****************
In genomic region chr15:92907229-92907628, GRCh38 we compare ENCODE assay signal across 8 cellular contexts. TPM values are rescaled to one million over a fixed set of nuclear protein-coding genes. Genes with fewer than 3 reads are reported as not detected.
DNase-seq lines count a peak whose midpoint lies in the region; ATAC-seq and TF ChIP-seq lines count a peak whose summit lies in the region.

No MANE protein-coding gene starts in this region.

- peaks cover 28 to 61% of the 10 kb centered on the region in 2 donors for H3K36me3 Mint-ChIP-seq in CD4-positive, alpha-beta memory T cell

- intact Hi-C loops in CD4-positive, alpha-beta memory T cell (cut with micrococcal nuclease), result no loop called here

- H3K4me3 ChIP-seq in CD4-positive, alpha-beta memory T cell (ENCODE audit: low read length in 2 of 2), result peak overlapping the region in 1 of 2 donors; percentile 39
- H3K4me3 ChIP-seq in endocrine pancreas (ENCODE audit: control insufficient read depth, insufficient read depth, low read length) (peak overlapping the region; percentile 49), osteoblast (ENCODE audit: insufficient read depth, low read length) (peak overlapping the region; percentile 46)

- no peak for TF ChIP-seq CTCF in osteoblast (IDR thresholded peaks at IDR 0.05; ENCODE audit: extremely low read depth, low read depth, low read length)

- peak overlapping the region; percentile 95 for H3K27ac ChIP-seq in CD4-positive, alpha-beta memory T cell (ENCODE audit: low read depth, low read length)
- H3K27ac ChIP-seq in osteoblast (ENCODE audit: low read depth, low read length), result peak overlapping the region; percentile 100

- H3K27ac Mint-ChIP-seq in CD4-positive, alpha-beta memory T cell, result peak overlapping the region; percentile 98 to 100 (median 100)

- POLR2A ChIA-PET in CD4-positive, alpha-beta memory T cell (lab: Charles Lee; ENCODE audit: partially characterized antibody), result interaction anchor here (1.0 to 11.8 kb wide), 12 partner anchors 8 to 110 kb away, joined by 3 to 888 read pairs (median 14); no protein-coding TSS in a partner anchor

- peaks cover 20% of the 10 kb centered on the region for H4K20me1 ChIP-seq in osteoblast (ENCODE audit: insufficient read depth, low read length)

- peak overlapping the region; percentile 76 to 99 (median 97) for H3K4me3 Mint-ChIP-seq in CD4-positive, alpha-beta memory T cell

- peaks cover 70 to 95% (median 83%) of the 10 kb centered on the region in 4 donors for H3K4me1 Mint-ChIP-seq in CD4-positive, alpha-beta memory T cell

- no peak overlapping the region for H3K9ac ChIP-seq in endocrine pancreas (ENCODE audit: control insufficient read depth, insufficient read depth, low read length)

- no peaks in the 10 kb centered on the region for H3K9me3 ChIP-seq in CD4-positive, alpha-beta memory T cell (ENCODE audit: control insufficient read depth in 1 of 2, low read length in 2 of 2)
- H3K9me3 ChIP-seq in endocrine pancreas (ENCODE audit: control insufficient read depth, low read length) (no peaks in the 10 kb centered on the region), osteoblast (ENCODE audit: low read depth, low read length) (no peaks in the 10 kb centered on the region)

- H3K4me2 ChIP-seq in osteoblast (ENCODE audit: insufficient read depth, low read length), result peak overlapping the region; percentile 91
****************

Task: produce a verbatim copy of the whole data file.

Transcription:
In genomic region chr15:92907229-92907628, GRCh38 we compare ENCODE assay signal across 8 cellular contexts. TPM values are rescaled to one million over a fixed set of nuclear protein-coding genes. Genes with fewer than 3 reads are reported as not detected.
DNase-seq lines count a peak whose midpoint lies in the region; ATAC-seq and TF ChIP-seq lines count a peak whose summit lies in the region.

No MANE protein-coding gene starts in this region.

- peaks cover 28 to 61% of the 10 kb centered on the region in 2 donors for H3K36me3 Mint-ChIP-seq in CD4-positive, alpha-beta memory T cell

- intact Hi-C loops in CD4-positive, alpha-beta memory T cell (cut with micrococcal nuclease), result no loop called here

- H3K4me3 ChIP-seq in CD4-positive, alpha-beta memory T cell (ENCODE audit: low read length in 2 of 2), result peak overlapping the region in 1 of 2 donors; percentile 39
- H3K4me3 ChIP-seq in endocrine pancreas (ENCODE audit: control insufficient read depth, insufficient read depth, low read length) (peak overlapping the region; percentile 49), osteoblast (ENCODE audit: insufficient read depth, low read length) (peak overlapping the region; percentile 46)

- no peak for TF ChIP-seq CTCF in osteoblast (IDR thresholded peaks at IDR 0.05; ENCODE audit: extremely low read depth, low read depth, low read length)

- peak overlapping the region; percentile 95 for H3K27ac ChIP-seq in CD4-positive, alpha-beta memory T cell (ENCODE audit: low read depth, low read length)
- H3K27ac ChIP-seq in osteoblast (ENCODE audit: low read depth, low read length), result peak overlapping the region; percentile 100

- H3K27ac Mint-ChIP-seq in CD4-positive, alpha-beta memory T cell, result peak overlapping the region; percentile 98 to 100 (median 100)

- POLR2A ChIA-PET in CD4-positive, alpha-beta memory T cell (lab: Charles Lee; ENCODE audit: partially characterized antibody), result interaction anchor here (1.0 to 11.8 kb wide), 12 partner anchors 8 to 110 kb away, joined by 3 to 888 read pairs (median 14); no protein-coding TSS in a partner anchor

- peaks cover 20% of the 10 kb centered on the region for H4K20me1 ChIP-seq in osteoblast (ENCODE audit: insufficient read depth, low read length)

- peak overlapping the region; percentile 76 to 99 (median 97) for H3K4me3 Mint-ChIP-seq in CD4-positive, alpha-beta memory T cell

- peaks cover 70 to 95% (median 83%) of the 10 kb centered on the region in 4 donors for H3K4me1 Mint-ChIP-seq in CD4-positive, alpha-beta memory T cell

- no peak overlapping the region for H3K9ac ChIP-seq in endocrine pancreas (ENCODE audit: control insufficient read depth, insufficient read depth, low read length)

- no peaks in the 10 kb centered on the region for H3K9me3 ChIP-seq in CD4-positive, alpha-beta memory T cell (ENCODE audit: control insufficient read depth in 1 of 2, low read length in 2 of 2)
- H3K9me3 ChIP-seq in endocrine pancreas (ENCODE audit: control insufficient read depth, low read length) (no peaks in the 10 kb centered on the region), osteoblast (ENCODE audit: low read depth, low read length) (no peaks in the 10 kb centered on the region)

- H3K4me2 ChIP-seq in osteoblast (ENCODE audit: insufficient read depth, low read length), result peak overlapping the region; percentile 91